Parent Chaperones Behaving Badly (Or How YOU Need to BEHAVE on Your Child’s Field Trips)
I’ll make this quick, because we all know parents (and I’m one of them) don’t have a lot of time.
If you have K-12 children you know they are going to go on field trips. If they go on field trips you know parents are going to be asked to go along as chaperones. You know that one day YOU will be asked to be a chaperone.
When you arrive to the location of the field trip you might have a guide to take the children on a tour, or to give them some sort of lesson or demonstration, or help with an activity.
Your field trip host might be a park ranger, a docent, or some sort of other adult helper. 90% of the time this guide/docent/helper will be a VOLUNTEER. By volunteer I mean someone who has freely given their time to spend their time teaching something to YOUR CHILD.
As a PARENT on these trips, be it a historic park, an art museum, a factory tour, or a science center, YOU need to do your part to make it a good experience for everyone.
Yes, being a chaperone is fun because you get to go someplace and take a day off from work. Fun fun fun. You also have responsibilities. Those responsibilities include:
- Keeping the kids from acting like wild animals (including your child)
- Encouraging the children to stay together
- Encouraging the children to get along
- Making sure the children pay attention to the guides/docents/teachers
- Making sure the children are engaged
- Making sure ALL of the children feel included in activities
YES that is YOUR JOB.
- Also… remember these trips are for the KIDS.
- Don’t take over activities. If a guide/docent has a question for the CHILDREN let the CHILDREN answer it.
- Be nice. Don’t be rude to guides or docents. Like I said, they are volunteers. They are doing this without pay. They are doing the best they can. If you’re an asshole it will just take away from the experience of the kids.
- Don’t use tour time as a way to catch up with other parents. Watch for kids who are wandering off. And YOU are not allowed to wander off. Stay with the children. Stay engaged.
- Don’t spend all of the time with YOUR CHILD. As a chaperone you have agreed to be with ALL of the kids in your group. Don’t wander off with your kid on a tour. It distracts the other children. It distracts the guide/docent. It distracts the other parents. Plus it is just rude.
- Listen to the guide/docent and help the children follow the rules. It will make a safer tour and guarantee everyone will have a fun experience.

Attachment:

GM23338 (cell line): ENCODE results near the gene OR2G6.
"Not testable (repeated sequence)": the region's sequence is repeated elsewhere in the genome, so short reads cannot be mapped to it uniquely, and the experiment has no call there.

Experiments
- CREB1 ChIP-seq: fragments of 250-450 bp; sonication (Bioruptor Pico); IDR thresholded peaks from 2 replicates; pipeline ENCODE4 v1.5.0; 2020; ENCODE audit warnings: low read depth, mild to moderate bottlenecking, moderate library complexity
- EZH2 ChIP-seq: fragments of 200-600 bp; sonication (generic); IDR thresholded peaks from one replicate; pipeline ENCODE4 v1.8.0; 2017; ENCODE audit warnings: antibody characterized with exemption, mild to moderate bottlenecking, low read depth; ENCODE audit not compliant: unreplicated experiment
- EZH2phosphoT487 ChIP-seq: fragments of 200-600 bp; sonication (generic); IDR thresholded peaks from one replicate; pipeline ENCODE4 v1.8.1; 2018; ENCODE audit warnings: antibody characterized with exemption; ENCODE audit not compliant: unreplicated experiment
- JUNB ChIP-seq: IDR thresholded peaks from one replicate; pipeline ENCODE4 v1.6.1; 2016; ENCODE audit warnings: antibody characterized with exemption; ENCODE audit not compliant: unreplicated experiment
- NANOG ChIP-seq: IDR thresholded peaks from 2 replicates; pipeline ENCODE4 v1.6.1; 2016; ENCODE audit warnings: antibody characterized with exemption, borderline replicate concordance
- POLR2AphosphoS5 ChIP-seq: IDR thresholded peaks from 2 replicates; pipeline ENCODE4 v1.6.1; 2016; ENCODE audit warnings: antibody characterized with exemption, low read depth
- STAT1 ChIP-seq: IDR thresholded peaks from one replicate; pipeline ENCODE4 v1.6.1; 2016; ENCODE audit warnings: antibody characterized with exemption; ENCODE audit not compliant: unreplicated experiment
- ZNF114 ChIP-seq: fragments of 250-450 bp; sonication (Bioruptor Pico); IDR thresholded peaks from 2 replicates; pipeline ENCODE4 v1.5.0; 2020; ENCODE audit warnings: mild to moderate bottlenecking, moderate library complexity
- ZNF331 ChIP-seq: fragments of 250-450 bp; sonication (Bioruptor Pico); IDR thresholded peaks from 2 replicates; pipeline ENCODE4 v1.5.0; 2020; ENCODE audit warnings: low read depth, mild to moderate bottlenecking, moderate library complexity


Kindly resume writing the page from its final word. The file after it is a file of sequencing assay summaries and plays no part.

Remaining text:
- Don’t be an asshole.
- Don’t look bored. Kids will pick up on that. Like I said, don’t be an asshole.
- Do a little bit of research before you go on the field trip so you can discuss it with your child and the other kids in the group. There is a wonderful thing called the INTERNET. You can get all kinds of information about EVERYTHING including the location of your field trip.
- Make sure kids get snacks before the tour or activity. Hungry kids don’t pay attention and tend the fidget. The same goes for bathrooms breaks. Make sure every has gone to the potty before the tour or activity.
- Yes, you’re the adult. You’re a parent. That is your job when you volunteer as a chaperone.
Everyone wants to be liked. Everyone wants to be known as a good parent. Everyone wants to be asked back. Nobody wants a bad reputation. Follow my guidelines and you’ll be the coolest field trip chaperone in the class. I guarantee it.
That’s it. Simple rules. Be the adult you are. Your kids will than you for it later.
~ Juliette aka Vampire Maman
These are all very good guidelines for parent chaperones to keep in mind.
“Keeping the kids from acting like wild animals (including your child).” This is definitely true for school children of all ages. Just because they’re over a certain age doesn’t guarantee that they will behave themselves.
“Don’t be an asshole…Don’t look bored.” These are both so true. Kids definitely pick up on these sort of things. They can and will take full advantage of them and go amuck.
Thanks. Most parents are ok but so many forget it is all about the kids. They forget that field trips are magical and that they need to help make those trips something that the kids will remember forever.